© Janet Kimber
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Within a protected cove along the South Shore of Nova Scotia, at the end of a stretch of sand, a river empties out into the sea. Time and tides have created a one-kilometre forested sandbar on which this beach house lightly sits.
Despite its dramatic location on an expanse of shoreline, the clients also were drawn to the internal, cozy character of the site, and so, Lockeport Beach House is an oxymoron. Scraggly tamarack and spruce trees covered in Old Man’s Beard are very particular to some areas of Nova Scotia and thrive in the 10 cm of shallow soil here. The trees shelter the site from the openness of the beach, defend against sandbank erosion, and create a very specific sense of place.
A mandate of protecting the sandbank, and the clients’ appreciation of hearing the ocean, but not seeing it were starting points for siting strategy. They did not want their new house to be on display from the beach, and the design response celebrates the property as a site within a larger site of unspoiled coastline. Resisting the urge to expose the house to the beach created a framework for the overall design that works to highlight and respect the inherent beauty of a forest site beside the sea.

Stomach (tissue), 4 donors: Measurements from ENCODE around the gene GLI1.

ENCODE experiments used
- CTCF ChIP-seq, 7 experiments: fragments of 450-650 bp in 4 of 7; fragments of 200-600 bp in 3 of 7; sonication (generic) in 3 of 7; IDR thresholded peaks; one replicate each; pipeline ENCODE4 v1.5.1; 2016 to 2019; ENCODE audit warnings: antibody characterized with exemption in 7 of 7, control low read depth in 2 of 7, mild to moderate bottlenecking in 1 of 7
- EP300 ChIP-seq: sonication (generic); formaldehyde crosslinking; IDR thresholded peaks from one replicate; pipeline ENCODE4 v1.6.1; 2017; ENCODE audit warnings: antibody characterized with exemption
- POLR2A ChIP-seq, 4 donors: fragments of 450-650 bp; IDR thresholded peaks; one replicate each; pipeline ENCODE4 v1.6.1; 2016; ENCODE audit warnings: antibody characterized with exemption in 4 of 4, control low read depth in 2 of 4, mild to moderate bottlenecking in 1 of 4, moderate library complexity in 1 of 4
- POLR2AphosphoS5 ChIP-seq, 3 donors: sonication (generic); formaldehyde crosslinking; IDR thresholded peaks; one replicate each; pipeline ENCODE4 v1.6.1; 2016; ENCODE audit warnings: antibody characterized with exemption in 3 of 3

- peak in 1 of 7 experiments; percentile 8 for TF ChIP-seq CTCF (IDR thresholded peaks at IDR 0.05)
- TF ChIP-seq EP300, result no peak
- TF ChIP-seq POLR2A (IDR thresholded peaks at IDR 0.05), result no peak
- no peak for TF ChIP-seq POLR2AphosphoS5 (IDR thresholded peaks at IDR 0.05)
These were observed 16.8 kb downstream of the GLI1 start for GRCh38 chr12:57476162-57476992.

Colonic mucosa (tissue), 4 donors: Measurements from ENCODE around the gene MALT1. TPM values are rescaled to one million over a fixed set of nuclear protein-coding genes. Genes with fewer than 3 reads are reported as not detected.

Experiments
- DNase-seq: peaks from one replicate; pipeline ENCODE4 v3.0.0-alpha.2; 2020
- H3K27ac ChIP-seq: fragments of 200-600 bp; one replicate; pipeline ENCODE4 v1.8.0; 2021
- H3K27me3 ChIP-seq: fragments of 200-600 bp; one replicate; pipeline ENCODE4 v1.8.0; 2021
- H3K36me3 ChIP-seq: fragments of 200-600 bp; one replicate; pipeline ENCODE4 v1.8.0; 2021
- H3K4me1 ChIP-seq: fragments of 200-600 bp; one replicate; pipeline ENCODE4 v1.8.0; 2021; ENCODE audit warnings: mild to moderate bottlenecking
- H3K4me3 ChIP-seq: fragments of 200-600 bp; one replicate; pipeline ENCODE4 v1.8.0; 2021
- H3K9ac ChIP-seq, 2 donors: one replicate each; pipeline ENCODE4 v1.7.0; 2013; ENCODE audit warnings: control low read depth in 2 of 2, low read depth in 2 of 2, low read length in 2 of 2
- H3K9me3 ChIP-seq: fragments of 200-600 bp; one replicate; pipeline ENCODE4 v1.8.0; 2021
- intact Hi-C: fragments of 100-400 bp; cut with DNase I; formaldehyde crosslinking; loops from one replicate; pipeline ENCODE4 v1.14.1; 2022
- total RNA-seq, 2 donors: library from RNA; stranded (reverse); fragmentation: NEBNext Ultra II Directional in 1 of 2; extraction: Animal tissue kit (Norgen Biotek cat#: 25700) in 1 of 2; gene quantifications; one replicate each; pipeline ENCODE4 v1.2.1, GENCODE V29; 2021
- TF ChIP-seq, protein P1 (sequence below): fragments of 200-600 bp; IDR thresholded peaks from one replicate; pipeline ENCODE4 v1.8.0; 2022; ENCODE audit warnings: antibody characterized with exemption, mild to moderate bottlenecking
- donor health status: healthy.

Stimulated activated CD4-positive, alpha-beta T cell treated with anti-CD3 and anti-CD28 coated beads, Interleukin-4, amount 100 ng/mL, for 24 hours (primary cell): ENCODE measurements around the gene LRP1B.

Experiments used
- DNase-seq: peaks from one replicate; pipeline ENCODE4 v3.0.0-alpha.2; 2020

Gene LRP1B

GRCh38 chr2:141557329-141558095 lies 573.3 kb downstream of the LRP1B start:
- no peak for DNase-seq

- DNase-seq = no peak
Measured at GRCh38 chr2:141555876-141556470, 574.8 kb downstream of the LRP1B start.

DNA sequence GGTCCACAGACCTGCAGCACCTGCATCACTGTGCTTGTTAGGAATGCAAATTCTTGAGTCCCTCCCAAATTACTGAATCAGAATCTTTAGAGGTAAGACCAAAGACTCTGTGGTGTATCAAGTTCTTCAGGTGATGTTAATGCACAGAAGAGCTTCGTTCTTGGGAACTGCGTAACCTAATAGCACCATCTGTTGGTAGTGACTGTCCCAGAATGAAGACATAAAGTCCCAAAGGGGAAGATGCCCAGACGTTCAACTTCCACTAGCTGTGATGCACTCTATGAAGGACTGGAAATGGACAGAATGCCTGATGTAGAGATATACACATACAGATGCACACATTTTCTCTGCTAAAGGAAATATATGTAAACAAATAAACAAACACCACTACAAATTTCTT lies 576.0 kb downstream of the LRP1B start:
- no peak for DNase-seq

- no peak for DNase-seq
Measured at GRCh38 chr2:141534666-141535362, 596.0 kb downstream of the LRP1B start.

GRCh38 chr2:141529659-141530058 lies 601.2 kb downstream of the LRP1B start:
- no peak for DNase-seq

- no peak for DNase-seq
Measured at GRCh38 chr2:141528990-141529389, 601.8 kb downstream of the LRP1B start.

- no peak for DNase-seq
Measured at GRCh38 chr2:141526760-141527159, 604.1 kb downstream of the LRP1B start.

The house is elevated on helical piles bearing six meters into the sand, minimizing excavation, tree clearing and sandbank erosion. Oriented 20° west of south, the design takes advantage of passive solar orientation, and catching light. At 10’ deep, the 48’ wide cantilevered roof culminates into a razor-edge. It provides shade in the summer, and allows the low winter sun to warm the concrete floors in the cold season. The asymmetrical gabled roof also leverages coastal storms, collecting rainwater that is funneled into three 1750 gallon (6700 litre) cisterns, providing the sole source of water for the house. The scale and relationship of the private and communal spaces and their views to the exterior reflect the initial impressions of the site - at once cozy and intimate, yet open, and expansive – and expresses a series of spatial experiences as one moves through the house.
A typical response for waterfront property would be to clear the tree line to reveal the view, however, this project seeks to maintain as much as possible, the site as-found. From the beach, and to locals, the house is hidden; its modest siting plays a small role in preserving the unspoiled forest edge and coastline.